The NAO says the CO must make clear what governance and accountability standards and procedures it expects, and adds that “as part of a major business transformation project departments will have to change their ways of working”.
The CO may also face another issue if it fails to move to the two data centres soon, as Oracle upgrade costs of £32 million are due by November 2013.
“It is our judgement that many of the benefits generated could have been achieved by other means or with lower investment.”
At the heart of the government data centres are ERP systems – four supplied by Oracle and one by SAP. The NAO found they were complex, difficult to modify and that only a “small part of their capability” was being used.
“The systems are capable of handling larger volumes of transactions and more services,” added the NAO report. “It is not clear why such expensive solutions were bought. Other small and simpler accounting packages were not looked at to see if they may have provided the required functionality.”
There have been a number of widely reported and expensive public sector IT failures, not least the problems the NHS has faced after the current Government decided to scrap its £1.9 billion investment in a new national database.
Once ERP systems are bought – or rather licensed – customers can enter a world of complexity and expense. Richard Thomas, marketing director at the software company MidlandHR, used to sell ERP systems to the manufacturing sector. He says: “They are quite inflexible. They’re complicated and expensive to change and you need an army of consultants to change and implement new processes, who cost thousands of pounds per day.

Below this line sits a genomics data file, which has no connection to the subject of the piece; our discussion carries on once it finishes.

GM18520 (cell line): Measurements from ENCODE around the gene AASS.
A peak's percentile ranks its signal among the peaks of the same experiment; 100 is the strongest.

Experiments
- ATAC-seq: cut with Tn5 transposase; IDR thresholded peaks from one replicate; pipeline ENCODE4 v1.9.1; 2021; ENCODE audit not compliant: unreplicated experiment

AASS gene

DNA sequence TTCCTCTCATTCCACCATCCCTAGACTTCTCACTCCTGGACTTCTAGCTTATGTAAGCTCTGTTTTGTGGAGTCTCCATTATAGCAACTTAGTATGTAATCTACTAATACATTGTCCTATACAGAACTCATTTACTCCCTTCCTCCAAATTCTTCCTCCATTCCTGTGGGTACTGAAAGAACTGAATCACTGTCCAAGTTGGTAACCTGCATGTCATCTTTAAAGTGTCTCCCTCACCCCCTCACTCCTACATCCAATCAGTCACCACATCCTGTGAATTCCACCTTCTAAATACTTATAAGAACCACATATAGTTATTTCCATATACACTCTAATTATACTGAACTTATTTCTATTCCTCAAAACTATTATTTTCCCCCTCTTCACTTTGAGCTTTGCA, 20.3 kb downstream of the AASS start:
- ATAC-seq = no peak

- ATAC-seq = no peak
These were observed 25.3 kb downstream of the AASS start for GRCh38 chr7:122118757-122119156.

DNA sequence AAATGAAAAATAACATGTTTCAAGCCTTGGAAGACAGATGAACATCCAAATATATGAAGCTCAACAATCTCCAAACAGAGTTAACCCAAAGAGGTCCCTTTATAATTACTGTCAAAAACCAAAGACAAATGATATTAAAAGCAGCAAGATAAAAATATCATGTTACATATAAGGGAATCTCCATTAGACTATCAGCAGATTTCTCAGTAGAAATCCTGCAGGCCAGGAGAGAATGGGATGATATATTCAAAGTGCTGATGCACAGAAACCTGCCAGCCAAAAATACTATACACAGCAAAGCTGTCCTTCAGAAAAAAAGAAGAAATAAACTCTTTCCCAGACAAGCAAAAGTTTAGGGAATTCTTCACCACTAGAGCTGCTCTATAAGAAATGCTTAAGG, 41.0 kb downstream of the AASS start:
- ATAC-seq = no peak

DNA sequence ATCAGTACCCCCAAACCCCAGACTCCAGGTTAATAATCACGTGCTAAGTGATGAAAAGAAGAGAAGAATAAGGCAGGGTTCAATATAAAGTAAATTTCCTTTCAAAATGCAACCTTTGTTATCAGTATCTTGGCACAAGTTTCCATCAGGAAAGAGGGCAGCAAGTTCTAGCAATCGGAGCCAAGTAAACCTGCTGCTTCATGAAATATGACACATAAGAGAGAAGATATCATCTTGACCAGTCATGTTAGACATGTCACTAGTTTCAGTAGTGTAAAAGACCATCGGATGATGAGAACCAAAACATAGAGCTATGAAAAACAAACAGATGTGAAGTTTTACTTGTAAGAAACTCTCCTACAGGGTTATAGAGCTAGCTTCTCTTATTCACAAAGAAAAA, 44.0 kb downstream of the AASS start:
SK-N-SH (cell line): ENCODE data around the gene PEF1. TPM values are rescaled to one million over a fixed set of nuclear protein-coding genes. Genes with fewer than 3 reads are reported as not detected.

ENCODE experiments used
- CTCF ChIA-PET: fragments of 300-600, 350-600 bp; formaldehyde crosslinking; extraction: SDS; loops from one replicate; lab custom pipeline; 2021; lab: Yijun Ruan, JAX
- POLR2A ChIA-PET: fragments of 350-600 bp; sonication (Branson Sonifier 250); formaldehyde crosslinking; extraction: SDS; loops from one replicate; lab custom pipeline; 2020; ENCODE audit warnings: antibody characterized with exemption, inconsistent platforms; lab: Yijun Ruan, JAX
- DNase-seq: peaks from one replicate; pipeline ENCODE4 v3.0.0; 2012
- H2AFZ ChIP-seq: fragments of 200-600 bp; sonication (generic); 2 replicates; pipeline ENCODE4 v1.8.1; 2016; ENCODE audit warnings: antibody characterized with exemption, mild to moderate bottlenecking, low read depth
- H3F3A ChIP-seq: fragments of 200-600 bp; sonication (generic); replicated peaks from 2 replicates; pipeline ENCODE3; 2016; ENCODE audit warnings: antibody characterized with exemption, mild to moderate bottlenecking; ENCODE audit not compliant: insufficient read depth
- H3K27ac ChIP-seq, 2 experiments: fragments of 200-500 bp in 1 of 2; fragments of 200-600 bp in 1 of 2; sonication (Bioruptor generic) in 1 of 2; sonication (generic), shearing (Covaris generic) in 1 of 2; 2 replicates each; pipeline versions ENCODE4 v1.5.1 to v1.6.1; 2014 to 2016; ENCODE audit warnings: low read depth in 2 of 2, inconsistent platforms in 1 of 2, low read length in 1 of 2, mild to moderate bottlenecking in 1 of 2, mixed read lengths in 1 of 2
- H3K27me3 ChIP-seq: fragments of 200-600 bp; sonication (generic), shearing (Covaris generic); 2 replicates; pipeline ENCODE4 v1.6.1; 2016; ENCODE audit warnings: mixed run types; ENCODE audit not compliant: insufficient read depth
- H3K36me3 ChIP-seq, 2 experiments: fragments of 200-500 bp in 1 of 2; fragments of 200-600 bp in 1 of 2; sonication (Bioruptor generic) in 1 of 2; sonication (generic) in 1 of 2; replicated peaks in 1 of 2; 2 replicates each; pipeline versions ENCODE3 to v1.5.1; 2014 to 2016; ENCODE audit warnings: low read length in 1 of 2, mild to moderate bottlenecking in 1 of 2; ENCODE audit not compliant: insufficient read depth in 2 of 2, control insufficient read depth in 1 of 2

“Once you go down the ERP route, you’re tied for 10 to 15 years.”
The NAO found that the centres examined were dependent on small numbers of permanent IT staff supplemented by IT contractors. Some relied heavily on ICT providers such as Oracle for development and support.
Thomas adds that the real challenge in merging and sharing HR and other back-office services lies in identifying, aligning, and integrating processes and mapping them on to the IT platform used. It also helps if there’s a good cultural fit between the organisations concerned.
Public Sector People Managers’ Association vice president Martin Rayson believes that there are three challenges facing public sector bodies when sharing back office systems: cultural, procedural and technical. These can be overcome, he says, by building trust between the bodies concerned and by standardising processes, procedures and policies.